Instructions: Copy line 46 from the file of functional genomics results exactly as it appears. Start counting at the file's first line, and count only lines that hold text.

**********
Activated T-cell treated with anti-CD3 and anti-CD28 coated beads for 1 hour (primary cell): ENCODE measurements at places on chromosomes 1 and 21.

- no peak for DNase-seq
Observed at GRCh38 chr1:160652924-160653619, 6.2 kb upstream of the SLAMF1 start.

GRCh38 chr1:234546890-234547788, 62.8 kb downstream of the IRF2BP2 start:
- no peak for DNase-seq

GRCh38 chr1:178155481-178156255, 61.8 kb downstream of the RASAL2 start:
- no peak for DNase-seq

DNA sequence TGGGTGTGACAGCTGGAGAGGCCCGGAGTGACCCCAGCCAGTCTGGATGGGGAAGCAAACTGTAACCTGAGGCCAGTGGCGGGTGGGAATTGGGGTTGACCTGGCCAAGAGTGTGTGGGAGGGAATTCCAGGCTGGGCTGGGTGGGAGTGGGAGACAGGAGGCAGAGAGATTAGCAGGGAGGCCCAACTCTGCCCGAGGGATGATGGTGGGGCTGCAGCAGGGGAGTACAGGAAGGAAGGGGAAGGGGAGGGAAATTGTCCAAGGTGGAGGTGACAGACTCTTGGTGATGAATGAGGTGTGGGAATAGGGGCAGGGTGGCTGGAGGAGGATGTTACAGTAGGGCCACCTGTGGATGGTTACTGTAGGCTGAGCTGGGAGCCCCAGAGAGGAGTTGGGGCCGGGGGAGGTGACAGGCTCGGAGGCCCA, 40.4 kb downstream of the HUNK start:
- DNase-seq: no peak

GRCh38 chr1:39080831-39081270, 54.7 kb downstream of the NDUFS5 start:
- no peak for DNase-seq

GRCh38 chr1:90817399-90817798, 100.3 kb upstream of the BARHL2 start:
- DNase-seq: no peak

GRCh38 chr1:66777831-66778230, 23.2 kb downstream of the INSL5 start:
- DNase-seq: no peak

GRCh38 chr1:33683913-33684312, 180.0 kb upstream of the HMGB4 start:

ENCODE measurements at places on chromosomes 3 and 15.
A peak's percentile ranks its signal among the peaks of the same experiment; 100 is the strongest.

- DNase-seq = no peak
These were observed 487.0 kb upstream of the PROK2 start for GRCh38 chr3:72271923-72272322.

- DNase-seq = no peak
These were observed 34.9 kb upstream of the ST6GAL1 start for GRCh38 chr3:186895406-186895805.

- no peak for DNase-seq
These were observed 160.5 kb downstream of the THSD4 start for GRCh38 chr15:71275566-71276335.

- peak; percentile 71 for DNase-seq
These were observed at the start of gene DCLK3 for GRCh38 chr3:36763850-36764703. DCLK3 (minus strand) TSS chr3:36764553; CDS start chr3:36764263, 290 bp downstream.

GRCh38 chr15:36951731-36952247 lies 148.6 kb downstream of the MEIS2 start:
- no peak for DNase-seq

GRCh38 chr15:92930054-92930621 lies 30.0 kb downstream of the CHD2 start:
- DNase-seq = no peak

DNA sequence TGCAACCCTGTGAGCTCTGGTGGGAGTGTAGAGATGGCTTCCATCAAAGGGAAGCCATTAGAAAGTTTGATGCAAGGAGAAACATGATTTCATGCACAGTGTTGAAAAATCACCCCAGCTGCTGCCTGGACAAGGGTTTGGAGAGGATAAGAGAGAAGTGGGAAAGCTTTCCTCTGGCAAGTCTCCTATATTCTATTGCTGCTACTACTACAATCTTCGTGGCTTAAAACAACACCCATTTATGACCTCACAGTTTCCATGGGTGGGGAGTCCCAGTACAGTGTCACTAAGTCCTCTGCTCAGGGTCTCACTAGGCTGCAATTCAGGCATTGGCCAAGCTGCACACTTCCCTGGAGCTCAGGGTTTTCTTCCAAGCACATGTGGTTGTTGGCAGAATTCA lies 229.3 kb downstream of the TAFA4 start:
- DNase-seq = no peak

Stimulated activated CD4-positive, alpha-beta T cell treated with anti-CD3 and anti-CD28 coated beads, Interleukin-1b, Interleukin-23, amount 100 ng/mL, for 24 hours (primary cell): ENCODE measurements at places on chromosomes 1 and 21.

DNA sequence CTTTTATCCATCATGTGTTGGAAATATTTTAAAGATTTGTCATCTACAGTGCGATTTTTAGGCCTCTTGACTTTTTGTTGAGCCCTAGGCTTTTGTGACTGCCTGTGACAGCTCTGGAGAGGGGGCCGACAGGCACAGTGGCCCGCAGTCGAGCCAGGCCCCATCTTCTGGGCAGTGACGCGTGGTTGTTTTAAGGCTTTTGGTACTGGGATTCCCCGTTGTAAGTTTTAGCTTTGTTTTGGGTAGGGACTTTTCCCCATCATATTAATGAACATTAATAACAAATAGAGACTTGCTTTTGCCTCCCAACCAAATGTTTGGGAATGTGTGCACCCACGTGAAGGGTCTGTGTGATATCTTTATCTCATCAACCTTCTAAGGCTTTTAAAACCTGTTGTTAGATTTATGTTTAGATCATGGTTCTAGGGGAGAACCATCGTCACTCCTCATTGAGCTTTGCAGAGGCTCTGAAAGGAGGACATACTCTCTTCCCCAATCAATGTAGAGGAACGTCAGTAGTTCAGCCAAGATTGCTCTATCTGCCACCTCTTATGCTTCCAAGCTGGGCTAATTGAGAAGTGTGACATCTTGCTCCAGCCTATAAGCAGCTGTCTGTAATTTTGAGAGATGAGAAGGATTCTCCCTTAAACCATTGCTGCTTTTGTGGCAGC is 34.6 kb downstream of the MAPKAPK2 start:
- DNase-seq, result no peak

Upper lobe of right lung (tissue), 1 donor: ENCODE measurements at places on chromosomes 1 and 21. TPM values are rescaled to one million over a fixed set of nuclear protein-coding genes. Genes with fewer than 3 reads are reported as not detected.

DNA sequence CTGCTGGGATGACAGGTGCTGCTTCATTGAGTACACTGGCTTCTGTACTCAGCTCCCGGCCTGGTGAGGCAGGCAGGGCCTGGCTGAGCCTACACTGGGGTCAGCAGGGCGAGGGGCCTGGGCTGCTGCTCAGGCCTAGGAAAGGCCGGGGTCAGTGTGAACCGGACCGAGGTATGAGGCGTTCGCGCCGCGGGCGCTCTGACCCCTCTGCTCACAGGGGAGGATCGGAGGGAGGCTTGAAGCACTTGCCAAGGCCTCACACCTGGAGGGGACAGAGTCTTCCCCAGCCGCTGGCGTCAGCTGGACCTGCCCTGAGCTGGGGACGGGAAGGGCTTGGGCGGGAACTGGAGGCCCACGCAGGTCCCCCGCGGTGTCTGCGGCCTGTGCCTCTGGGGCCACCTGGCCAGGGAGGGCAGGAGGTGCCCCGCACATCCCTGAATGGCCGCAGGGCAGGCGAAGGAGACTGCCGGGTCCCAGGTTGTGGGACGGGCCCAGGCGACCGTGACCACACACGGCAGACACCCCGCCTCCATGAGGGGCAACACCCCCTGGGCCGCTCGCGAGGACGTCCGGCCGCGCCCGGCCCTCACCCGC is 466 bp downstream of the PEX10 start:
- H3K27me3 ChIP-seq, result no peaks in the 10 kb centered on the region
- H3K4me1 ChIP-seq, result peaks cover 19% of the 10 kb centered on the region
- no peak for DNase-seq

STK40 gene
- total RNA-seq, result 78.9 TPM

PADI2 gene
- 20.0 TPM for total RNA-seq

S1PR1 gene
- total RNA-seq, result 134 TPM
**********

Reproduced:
- total RNA-seq, result 134 TPM